What do these titles have in common? A great deal of preparation before shooting. Before taking its current form, Hedi participated in the Sud Ecriture workshop and also received a grant at the 2015 Carthage Film Festival for the completion of the film. According to Tahar Chikhaoui, a film critic, Tunisian cinema is experiencing a revival. And while he suggests that this renaissance concerns documentaries first and foremost, it doesn’t mean that fictional works are being left out: “New fiction films stick to the classic, Tunisian cinema tradition, but have been made with more professionalism: the projects are better structured,” he explained. “Hedi has become part of the canon of Tunisian cinema but brings something new that we’re not used to in the country: the boy is reserved, and there are occasional moments of silence, of restraint, and that can be quite impressive. The way it was filmed is also closer to today’s sensibilities.” The film’s seriousness was inspired by its co-producers, the Dardenne brothers, and its new approach is in line with that of As I Open My Eyes. Hedi has been branded the “male doppelgänger” of Leyla Bouzid’s debut feature.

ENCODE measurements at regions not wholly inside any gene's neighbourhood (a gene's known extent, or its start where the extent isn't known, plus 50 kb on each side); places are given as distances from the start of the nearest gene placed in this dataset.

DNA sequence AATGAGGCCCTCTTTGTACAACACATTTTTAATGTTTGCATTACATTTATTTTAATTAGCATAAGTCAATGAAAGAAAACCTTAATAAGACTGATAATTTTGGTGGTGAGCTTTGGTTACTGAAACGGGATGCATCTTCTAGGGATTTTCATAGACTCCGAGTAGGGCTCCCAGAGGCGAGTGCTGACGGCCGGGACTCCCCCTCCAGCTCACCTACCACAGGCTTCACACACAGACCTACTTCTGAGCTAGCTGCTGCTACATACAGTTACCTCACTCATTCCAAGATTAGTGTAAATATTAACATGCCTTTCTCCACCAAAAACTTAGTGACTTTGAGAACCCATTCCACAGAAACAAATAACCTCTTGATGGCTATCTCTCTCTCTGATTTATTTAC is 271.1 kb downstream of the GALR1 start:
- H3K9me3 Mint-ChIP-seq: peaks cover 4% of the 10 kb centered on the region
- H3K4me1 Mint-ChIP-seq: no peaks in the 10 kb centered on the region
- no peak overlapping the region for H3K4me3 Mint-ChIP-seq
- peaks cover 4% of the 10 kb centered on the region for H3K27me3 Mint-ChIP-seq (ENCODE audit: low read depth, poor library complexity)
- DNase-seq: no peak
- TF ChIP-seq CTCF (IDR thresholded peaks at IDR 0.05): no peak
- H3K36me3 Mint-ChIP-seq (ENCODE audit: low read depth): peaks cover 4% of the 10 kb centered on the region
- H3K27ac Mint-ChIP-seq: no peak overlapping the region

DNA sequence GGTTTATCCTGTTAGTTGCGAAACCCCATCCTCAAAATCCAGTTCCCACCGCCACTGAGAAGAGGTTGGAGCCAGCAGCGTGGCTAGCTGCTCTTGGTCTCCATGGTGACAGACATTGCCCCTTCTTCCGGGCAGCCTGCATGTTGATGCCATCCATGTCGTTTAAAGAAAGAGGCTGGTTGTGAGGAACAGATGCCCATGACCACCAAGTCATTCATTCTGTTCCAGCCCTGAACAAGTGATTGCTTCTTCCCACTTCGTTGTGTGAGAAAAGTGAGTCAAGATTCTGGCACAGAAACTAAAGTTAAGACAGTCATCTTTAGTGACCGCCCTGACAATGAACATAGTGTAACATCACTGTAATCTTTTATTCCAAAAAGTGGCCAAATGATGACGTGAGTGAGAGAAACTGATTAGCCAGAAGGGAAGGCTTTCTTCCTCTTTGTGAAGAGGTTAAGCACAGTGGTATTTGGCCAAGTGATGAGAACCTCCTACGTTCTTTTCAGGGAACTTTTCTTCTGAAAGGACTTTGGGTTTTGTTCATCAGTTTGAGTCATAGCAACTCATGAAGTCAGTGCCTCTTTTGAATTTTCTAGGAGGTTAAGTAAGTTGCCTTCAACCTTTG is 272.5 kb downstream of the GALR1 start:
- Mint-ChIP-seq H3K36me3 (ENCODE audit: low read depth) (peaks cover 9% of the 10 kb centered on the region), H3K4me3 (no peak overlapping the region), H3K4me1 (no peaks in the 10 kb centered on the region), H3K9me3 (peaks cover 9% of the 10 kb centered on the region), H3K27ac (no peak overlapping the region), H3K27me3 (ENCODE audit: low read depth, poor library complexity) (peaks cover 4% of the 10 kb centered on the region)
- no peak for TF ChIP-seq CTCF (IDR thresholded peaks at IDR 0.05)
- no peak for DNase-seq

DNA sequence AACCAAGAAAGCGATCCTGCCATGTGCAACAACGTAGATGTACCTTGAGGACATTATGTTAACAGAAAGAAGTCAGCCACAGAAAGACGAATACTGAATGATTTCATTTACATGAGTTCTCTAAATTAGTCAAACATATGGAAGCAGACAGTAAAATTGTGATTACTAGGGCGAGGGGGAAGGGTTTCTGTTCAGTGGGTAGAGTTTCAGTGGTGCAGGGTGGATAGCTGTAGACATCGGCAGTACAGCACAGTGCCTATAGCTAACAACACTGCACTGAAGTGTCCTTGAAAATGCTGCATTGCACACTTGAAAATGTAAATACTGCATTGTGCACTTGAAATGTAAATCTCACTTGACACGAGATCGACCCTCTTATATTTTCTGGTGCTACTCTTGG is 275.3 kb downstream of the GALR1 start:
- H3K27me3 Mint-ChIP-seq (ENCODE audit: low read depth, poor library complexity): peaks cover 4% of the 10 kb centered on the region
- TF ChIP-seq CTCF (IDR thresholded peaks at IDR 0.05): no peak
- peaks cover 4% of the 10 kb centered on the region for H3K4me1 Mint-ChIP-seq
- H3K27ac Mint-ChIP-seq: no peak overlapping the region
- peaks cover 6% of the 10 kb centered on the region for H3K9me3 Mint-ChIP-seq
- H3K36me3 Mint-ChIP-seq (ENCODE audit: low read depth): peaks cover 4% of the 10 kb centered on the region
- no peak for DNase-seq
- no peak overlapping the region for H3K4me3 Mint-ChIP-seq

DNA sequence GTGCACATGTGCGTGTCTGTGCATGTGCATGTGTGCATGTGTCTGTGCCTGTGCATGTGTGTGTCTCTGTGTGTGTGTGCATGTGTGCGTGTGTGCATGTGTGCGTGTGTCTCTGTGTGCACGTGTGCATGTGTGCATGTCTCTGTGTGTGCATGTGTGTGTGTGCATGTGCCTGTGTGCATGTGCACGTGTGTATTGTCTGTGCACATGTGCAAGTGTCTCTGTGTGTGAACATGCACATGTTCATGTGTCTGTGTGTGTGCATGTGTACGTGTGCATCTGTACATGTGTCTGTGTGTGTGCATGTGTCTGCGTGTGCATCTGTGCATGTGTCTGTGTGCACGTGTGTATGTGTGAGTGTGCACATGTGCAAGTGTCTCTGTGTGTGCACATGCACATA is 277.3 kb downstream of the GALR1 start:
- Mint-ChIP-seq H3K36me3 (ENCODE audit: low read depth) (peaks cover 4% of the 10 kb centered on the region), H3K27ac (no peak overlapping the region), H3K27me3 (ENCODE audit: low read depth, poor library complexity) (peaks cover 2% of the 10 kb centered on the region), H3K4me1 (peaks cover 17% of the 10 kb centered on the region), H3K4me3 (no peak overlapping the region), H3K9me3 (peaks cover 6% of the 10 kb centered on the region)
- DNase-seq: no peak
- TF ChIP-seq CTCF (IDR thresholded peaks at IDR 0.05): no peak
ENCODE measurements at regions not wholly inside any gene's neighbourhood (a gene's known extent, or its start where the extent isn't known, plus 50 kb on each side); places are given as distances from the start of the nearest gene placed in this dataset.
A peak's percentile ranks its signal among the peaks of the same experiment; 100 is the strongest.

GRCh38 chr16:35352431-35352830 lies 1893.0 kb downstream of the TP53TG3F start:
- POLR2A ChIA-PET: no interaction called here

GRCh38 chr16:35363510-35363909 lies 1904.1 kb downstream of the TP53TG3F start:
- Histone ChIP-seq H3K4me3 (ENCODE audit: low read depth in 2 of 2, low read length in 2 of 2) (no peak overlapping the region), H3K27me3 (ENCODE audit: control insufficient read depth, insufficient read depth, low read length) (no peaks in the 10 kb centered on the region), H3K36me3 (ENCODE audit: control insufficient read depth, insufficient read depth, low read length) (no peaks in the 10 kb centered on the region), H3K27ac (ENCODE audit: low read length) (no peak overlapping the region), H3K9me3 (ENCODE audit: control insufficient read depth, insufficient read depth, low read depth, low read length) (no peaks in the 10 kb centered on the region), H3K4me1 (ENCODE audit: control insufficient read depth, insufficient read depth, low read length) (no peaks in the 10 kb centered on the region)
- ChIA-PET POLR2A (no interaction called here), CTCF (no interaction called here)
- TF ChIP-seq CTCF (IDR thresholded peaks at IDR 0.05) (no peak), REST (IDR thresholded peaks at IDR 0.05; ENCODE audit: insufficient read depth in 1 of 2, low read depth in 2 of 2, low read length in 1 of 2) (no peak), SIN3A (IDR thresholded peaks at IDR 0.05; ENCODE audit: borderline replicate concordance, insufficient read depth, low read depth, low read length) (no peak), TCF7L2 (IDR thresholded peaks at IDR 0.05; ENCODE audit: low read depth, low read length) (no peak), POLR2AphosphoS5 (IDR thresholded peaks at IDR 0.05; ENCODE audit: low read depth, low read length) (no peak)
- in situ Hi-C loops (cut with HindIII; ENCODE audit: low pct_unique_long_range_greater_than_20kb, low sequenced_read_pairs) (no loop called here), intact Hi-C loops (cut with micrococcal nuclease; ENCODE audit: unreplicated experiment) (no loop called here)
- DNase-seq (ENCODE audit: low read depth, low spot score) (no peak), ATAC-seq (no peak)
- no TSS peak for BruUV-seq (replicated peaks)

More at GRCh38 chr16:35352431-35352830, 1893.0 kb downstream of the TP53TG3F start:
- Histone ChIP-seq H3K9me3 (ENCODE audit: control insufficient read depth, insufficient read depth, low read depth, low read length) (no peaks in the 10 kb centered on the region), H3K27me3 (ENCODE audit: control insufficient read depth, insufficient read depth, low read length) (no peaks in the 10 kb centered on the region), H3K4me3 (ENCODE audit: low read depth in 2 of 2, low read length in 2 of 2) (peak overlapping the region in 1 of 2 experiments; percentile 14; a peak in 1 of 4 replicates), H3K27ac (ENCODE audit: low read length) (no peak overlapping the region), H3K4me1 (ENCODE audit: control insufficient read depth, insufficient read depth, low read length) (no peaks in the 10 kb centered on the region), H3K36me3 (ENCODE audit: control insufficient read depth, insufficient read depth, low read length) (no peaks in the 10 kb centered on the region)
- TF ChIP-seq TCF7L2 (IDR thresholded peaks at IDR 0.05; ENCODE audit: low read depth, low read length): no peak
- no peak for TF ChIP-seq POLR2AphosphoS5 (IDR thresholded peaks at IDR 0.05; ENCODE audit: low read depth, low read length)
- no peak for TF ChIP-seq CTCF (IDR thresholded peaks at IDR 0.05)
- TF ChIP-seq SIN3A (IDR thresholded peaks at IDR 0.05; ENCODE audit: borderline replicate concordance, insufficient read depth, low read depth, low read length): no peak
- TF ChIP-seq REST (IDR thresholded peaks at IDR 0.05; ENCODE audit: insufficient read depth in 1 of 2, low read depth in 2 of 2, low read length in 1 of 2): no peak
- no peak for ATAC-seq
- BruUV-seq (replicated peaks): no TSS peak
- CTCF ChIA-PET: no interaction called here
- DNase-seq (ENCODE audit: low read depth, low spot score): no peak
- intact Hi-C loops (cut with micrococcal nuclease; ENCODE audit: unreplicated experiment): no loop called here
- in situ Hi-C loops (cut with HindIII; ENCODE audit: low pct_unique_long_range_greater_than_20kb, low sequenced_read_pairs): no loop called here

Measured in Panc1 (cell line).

When it comes to Theeb, the work was focused on innovative casting. To tell the story in the most realistic way possible, the director decided to work with non-professional actors, mainly Bedouins. Aside from two of the actors, they were all first-timers in front of the camera. Some hadn’t even seen a film at a movie theatre before. These budding actors followed an eight-month training course, after which the director and scriptwriter spent several months among Bedouins to better develop their story. For Tahar Chikhaoui, Theeb speaks “about reality but takes on a universal form, and that’s what works for this film. We can see a mix of archaism, regional culture and some kind of cinematographic methodology: it’s ingenious.” The film shares Hedi’s desire to speak to as many people as possible, no matter where they come from. Lina Chabaane commented, “The film is sincere, it pleases everyone, and it moves audiences from all walks of life, because it looks at life, love and the evolution of a character who suddenly finds himself with the strength to say ‘no’ to a seemingly predetermined destiny.” Two stories, two countries, but with one recipe for success: a universal story told through the language of sophisticated cinematography.